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organic disease

A disease resulting from recognizable anatomical changes in an organ or tissue of the body.

organic dust toxic syndrome, organic dust toxicity syndrome

ABBR: ODTS. An nonallergenic, noninfectious, influenza-like espiratory disorder caused by inhalation of organic dusts, such as molds that contaminate grasses, hay, and other agricultural products. The most important sources are cotton dust, which causes byssinosis; grain dust; and exposure to moldy hay. It is also known scientifically as pulmonary mycotoxicosis and colloquially as farmer's lung or grain lung. Prominent symptoms are cough, chest tightness, muscle ache, and low-grade fever. SEE: byssinosis; hypersensitivity pneumonitis.


(or-gan″ĭ-fĭ-kā′shŏn) The biochemical incorporation of iodine into thyroid hormone precursors to make active thyroid hormones.


(or-gan′ĭ-fīd″) Linked to a molecule that contains carbon atoms; incorporated into an organic compound.


(or′găn-ĭzm) [organ + -ism] Any living thing, e.g., a bacterium, moneran, fungus, plant, or animal. An organism may be unicellular (bacteria, yeasts, protozoa) or multicellular (all complex organisms including humans).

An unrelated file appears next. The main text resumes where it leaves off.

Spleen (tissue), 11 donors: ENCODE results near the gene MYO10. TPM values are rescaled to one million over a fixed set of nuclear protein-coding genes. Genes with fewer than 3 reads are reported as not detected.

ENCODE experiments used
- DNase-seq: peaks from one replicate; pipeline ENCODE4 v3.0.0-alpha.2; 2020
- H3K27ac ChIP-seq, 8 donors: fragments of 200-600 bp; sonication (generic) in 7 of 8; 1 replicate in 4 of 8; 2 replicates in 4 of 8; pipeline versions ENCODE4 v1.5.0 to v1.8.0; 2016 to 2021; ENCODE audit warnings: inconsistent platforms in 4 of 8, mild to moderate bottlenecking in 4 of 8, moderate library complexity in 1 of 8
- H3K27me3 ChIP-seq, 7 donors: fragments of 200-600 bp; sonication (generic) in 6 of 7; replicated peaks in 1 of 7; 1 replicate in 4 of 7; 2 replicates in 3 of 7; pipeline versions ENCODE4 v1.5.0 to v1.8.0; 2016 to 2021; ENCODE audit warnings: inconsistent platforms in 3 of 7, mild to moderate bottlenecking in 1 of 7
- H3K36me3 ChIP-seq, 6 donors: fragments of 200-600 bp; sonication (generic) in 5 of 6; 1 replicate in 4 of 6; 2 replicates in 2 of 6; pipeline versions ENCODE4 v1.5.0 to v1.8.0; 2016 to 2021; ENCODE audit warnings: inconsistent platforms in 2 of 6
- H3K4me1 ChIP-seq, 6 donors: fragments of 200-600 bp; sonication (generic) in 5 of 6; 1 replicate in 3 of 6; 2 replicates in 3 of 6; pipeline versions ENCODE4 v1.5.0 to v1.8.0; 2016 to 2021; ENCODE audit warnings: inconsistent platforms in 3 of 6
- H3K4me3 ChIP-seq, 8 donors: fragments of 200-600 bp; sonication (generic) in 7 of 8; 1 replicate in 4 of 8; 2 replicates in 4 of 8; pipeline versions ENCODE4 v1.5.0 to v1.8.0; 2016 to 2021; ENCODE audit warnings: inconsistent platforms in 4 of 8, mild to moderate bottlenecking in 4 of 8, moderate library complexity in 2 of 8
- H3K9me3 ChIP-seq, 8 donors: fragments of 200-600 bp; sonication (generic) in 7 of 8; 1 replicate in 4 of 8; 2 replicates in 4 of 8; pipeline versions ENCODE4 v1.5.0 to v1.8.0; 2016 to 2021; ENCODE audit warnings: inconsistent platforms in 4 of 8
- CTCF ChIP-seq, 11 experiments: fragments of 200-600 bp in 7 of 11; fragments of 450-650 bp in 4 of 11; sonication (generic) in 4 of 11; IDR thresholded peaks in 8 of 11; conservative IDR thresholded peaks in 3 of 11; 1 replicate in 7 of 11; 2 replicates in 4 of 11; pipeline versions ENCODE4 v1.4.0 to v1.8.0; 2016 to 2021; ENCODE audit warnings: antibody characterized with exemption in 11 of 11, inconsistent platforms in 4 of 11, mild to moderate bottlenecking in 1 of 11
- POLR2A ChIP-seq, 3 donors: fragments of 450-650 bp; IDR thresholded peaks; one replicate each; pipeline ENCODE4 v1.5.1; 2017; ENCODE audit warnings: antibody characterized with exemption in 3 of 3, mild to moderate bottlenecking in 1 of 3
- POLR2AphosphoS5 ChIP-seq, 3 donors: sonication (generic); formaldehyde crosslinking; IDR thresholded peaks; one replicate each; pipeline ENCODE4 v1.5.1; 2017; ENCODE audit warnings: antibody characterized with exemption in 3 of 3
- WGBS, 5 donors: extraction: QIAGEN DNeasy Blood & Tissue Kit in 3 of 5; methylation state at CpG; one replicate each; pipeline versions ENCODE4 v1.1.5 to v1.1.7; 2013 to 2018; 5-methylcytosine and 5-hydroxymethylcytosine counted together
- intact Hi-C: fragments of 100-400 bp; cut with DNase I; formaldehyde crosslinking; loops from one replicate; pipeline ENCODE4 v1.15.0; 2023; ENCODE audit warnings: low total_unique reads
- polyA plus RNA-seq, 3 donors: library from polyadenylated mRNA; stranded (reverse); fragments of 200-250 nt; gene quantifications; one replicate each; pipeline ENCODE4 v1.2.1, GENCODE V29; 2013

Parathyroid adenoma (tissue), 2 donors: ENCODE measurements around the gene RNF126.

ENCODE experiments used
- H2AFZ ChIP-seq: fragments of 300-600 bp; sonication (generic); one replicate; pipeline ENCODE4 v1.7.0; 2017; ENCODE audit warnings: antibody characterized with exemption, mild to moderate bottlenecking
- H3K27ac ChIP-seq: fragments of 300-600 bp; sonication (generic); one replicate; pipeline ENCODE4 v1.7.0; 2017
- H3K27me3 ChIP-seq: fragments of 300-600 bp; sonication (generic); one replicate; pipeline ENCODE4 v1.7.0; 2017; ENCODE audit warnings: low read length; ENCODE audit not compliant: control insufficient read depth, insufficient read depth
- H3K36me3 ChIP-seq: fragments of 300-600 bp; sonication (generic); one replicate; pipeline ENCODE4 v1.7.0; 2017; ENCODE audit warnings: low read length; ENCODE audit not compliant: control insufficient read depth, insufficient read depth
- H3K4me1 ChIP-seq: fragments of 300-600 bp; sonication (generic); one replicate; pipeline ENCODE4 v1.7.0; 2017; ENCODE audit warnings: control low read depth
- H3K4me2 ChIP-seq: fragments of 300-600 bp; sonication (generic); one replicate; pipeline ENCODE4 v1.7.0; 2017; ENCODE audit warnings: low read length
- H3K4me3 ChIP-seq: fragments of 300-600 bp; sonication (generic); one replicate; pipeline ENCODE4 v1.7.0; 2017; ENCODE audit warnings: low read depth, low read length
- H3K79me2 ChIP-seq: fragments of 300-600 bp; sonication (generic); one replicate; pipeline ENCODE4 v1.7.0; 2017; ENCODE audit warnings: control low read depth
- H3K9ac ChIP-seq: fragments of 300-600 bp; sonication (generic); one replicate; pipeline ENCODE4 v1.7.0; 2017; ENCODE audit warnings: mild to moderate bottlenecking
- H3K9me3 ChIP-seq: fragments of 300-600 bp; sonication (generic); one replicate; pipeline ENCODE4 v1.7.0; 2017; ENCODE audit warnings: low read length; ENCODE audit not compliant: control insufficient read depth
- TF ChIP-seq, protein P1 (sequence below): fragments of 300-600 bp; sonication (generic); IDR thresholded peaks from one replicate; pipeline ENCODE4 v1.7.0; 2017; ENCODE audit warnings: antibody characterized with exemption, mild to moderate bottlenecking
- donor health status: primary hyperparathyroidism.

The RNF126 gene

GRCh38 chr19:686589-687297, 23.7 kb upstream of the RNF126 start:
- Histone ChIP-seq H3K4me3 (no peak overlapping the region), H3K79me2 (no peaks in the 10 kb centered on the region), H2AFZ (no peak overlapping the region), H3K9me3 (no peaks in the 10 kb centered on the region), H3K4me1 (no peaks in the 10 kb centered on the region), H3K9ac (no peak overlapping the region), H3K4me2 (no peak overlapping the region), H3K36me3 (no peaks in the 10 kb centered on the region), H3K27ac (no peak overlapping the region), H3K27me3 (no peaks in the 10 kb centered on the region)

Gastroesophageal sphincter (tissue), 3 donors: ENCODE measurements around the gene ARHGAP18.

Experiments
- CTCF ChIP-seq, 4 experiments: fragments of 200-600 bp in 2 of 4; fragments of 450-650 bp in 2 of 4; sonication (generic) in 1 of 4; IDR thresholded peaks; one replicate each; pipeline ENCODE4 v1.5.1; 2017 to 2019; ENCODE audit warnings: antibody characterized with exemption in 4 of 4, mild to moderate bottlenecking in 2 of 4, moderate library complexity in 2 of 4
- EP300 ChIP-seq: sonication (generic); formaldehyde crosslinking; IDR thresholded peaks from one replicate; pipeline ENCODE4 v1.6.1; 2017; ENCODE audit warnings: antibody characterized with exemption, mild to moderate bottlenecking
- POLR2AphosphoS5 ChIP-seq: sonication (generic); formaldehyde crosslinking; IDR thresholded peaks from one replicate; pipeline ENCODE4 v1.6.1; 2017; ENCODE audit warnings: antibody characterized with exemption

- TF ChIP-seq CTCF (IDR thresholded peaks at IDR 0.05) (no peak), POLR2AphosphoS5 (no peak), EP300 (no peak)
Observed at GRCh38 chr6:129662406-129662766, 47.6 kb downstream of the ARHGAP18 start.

(or″gă-nĭ-zā′shŏn) 1. The process of becoming organized. 2. Systematic arrangement. 3. Something organized.


(or′gă-nīz″) To develop from an amorphous state to one that has structure and form.


[Gr. organon, tool, bodily organ] Prefix meaning organ.


(or-găn′ō-jĕl) A water-in-oil emulsion used, e.g., as a drug delivery vehicle.


(or″gă-nō-jen′ĕ-sĭs) [organo- + genesis] The formation and development of body organs from embryonic tissues.

It is important that an embryo-fetus not be exposed to harmful chemicals, particularly during organogenesis. The embryo-fetus is most vulnerable to the damaging effects of infections or teratogenic drugs between the second and eighth weeks of gestation (and during the first trimester in general). organogenetic (or″gă-nō-jĕ-net ik), adj.


(or″gă-nō-lep′tik) 1. Pert. to or affecting a sense organ or its functions, e.g., the ear (hearing), the eye (vision), the nose (smell), the skin (touch), or the tongue (taste). 2. Susceptible to sensory impressions.


(or″gă-nō-meg′ă-lē) [organo- + -megaly] The enlargement of internal organs, e.g., the heart, kidneys, liver, or spleen.


(or-gă-nō-mĕ-tăl′ĭk) A compound containing a metal combined with an organic molecule.


(or-gan″ŏ-fos′fāt″) [organo- + phosphate] ABBR: OP. Any of the neurotoxic pesticides that are esters of phosphoric acid.

image These agents have been employed in chemical warfare. Examples of organophosphates include the insecticides malathion and diazinon ...

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